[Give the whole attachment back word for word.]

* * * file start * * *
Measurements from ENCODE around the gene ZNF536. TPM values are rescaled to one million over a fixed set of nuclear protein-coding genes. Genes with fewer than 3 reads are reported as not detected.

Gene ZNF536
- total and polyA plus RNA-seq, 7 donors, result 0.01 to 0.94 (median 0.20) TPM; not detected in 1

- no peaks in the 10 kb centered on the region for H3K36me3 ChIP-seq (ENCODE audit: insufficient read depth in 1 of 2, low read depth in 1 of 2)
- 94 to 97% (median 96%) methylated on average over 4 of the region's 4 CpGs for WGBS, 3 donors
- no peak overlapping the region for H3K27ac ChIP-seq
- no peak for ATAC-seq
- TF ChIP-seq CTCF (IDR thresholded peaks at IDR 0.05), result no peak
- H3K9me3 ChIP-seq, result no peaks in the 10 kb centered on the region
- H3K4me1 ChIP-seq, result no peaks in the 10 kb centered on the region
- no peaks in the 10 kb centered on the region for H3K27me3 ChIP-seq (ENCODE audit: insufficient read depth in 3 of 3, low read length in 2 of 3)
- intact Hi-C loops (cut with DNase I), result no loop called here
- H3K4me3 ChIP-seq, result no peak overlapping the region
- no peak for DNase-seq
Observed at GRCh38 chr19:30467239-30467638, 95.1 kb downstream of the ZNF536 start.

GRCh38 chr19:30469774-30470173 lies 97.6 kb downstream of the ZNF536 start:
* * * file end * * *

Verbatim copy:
Measurements from ENCODE around the gene ZNF536. TPM values are rescaled to one million over a fixed set of nuclear protein-coding genes. Genes with fewer than 3 reads are reported as not detected.

Gene ZNF536
- total and polyA plus RNA-seq, 7 donors, result 0.01 to 0.94 (median 0.20) TPM; not detected in 1

- no peaks in the 10 kb centered on the region for H3K36me3 ChIP-seq (ENCODE audit: insufficient read depth in 1 of 2, low read depth in 1 of 2)
- 94 to 97% (median 96%) methylated on average over 4 of the region's 4 CpGs for WGBS, 3 donors
- no peak overlapping the region for H3K27ac ChIP-seq
- no peak for ATAC-seq
- TF ChIP-seq CTCF (IDR thresholded peaks at IDR 0.05), result no peak
- H3K9me3 ChIP-seq, result no peaks in the 10 kb centered on the region
- H3K4me1 ChIP-seq, result no peaks in the 10 kb centered on the region
- no peaks in the 10 kb centered on the region for H3K27me3 ChIP-seq (ENCODE audit: insufficient read depth in 3 of 3, low read length in 2 of 3)
- intact Hi-C loops (cut with DNase I), result no loop called here
- H3K4me3 ChIP-seq, result no peak overlapping the region
- no peak for DNase-seq
Observed at GRCh38 chr19:30467239-30467638, 95.1 kb downstream of the ZNF536 start.

GRCh38 chr19:30469774-30470173 lies 97.6 kb downstream of the ZNF536 start: